The Armed Forces Bowl, or more appropriately the Bell Helicopter Armed Forces Bowl, is another of the newer bowls created in college football with its first kickoff dating back to 2003. Originally called the Fort Worth Bowl, the game is traditionally played at Amon Carter Stadium in Cowtown, home of the fearsome and undefeated TCU Horned Frogs. While Amon Carter undergoes a 105 Million dollar facelift, the game is being hosted at Ford Stadium in Dallas for the next two seasons. Given a bowl game five minutes up the road, it made for a convenient post season opportunity to continue the Pigskin Pursuit. Joining me on the day would be two DFW friends and former West Point cadets Bryce and Geoff. I donned my darkest black polo and we skipped up to the SMU campus to check out the morning tailgate action before an 11AM kickoff.
Ford Stadium is a pleasant little horseshoe shaped stadium occupying the southern edge of the pristine SMU (Southern Methodist) campus. With a stated capacity of only 32,000 it’s hardly larger than some of the behemoth high school venues in the state, though Ford is easily approachable and conveniently located five minutes from downtown Dallas. Unlike the new Jerry Jones spaceship in Arlington, free neighborhood parking abounds in the mansion lined side streets of Highland Park, and I tucked the Jetta easily into an empty street on an early Thursday morning. Highland Park, for those of you unfamiliar with Dallas, is one of the wealthiest neighborhoods in the country with a per capita income of nearly $100,000.
After parking, Bryce, Geoff and I hoofed it over to the “Boulevard” tailgating area to meet up with some of their West Point cohorts hosting a tailgate. In addition to the glut of military acronyms I would learn on the day, this proved to be a well appointed and welcoming setup. Their friend Kipper had secured prime real estate on the Boulevard, which is an exquisitely manicured stretch of grass shaded by stretching post oaks in the center of the SMU campus. Kipper was no stranger to a smoker, evidenced by the dual pit trailer he towed behind his pickup and gentle smoke enticingly wafting into the damp morning air. The mouth watering menu included chicken thighs, country style pork ribs, stuffed jalapenos (my tongue would only allow for one) and pulled pork sandwiches. All of the meats were expertly prepared and testimony to Kippers prowess as a skilled tailgater.
Walking into the stadium, I was surprised at the sheer number of West Point alums in the crowd. For a school that typically only graduates roughly 1000 students per year, black and gold flooded the bleachers, and weighty USMA class rings flashed in our section, reflecting sporadic streams of sun (The USMA started the practice of university class rings in 1835). Walking through the concourse with Bryce and Geoff was akin a West Point class reunion, as familiar faces swarmed the aisles, testament to the solidarity that exists among former cadets.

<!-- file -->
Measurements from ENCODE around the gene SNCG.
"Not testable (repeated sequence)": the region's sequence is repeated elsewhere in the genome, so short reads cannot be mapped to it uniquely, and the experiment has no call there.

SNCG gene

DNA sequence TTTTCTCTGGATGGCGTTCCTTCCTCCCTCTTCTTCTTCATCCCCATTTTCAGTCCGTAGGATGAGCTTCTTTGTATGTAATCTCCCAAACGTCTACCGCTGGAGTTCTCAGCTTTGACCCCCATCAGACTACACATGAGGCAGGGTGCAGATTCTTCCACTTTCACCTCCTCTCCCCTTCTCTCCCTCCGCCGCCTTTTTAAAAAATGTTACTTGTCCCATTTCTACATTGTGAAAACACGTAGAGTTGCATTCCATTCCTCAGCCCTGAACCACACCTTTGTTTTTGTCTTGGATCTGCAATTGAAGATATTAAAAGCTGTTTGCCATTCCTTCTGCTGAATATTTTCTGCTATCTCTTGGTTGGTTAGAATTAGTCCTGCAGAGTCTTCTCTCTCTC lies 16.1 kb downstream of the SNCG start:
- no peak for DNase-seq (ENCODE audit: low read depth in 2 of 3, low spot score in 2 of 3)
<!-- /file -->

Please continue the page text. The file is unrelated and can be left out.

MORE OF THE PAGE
On the field for the day the Black Knights of Army were facing off against the Mustangs of SMU, though the home field advantage for the Ponies was mitigated by this strong turnout of Army supporters. The excitement for the Knights started quickly, as 1:30 seconds into the contest they jarred the ball loose from SMU Quarterback Kyle Padron, and ran the recovery back for a 55 yard touchdown. The excitement would continue for Army in the first quarter, as the cadets later marched 80 yards down the field on another touchdown drive. Adding on a second quarter field goal would put the USMA up 16-0 at halftime, amidst a stunned SMU squad. The second half was all about Army desperately clinging onto a lead, fending off the gun slinging June Jones offense and trying to run out the clock. After a tense missed 47 yard field goal by SMU late in the fourth quarter, a kick which would have given them the lead, the entire East side of the stadium let out a collective gasp of relief. After a few clock killing first downs, Army had secured their victory despite not scoring in the entire second half, and held on for a dramatic 16-14 victory.
While it hardly garnered a mention on SportsCenter, this marked the first bowl win for Army in 25 years, their last coming in the Peach Bowl in 1985. This was truly a remarkable win for a program that has seen only a handful of post season games the last few decades. People are quick to forget that Army used to be the national powerhouse in football. Though they will never return to their former pedestal, the pride and heritage found in USMA football is still roaring amongst their distinguished alumni. I was particularly proud to have experienced it with Bryce and Geoff, both class of 1999.
Be on the lookout for a potential trip to West Point for the Pigskin Pursuit next year….
Thanks again to Kipper for hosting such a phenomenal tailgate, it was certainly some of the best food I’ve had all year.
Special thanks to Bryce and Geoff for letting me tag along, and witness Army victory!
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